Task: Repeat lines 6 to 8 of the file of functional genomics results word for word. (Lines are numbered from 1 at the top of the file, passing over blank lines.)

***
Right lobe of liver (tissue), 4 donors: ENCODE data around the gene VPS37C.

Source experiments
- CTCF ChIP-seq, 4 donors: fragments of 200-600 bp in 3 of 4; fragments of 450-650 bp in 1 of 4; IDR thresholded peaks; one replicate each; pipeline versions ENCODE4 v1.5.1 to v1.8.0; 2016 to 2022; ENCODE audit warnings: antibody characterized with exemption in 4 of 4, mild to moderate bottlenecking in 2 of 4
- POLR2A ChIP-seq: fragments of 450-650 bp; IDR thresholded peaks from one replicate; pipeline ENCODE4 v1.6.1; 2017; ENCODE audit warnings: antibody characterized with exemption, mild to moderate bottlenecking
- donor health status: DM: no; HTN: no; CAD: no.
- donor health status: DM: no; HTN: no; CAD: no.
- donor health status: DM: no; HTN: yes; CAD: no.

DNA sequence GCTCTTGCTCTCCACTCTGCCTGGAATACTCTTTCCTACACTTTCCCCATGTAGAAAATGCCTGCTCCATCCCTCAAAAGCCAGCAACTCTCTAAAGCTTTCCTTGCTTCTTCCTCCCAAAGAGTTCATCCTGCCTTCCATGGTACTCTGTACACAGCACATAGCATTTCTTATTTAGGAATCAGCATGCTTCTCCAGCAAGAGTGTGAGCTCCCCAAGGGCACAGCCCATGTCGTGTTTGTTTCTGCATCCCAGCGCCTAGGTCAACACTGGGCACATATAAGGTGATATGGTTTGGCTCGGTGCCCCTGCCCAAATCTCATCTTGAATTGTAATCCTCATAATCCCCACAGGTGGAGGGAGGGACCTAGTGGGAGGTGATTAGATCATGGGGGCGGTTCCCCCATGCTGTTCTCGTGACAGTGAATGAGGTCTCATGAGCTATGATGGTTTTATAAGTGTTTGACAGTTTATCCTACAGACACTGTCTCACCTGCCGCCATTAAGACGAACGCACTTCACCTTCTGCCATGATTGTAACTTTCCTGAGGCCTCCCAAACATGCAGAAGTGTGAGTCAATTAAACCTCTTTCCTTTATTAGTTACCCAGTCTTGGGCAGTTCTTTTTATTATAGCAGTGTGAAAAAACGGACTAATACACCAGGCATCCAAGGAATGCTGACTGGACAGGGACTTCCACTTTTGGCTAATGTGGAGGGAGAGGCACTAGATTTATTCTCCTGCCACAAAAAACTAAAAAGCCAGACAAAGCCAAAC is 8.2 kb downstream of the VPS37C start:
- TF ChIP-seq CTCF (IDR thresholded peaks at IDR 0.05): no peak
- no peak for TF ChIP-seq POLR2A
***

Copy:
- donor health status: DM: no; HTN: no; CAD: no.
- donor health status: DM: no; HTN: yes; CAD: no.

DNA sequence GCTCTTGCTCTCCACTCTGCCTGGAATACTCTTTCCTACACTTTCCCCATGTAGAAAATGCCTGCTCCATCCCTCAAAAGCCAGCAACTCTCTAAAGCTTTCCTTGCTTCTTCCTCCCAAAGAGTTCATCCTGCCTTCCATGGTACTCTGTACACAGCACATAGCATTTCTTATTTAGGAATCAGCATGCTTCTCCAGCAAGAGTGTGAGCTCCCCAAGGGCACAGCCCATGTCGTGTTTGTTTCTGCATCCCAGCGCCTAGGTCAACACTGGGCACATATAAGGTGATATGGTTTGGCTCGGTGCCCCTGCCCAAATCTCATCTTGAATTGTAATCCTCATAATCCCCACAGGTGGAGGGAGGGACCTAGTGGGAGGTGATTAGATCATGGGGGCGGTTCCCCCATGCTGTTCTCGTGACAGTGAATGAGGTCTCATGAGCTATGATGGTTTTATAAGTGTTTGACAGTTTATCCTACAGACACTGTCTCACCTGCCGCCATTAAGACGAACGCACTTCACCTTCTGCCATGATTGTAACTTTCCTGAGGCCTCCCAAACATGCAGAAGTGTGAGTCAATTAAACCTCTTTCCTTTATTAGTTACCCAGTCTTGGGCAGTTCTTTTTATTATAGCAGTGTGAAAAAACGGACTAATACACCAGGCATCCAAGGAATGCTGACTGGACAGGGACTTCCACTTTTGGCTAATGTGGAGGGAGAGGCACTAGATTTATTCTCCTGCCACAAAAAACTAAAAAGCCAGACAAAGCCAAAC is 8.2 kb downstream of the VPS37C start: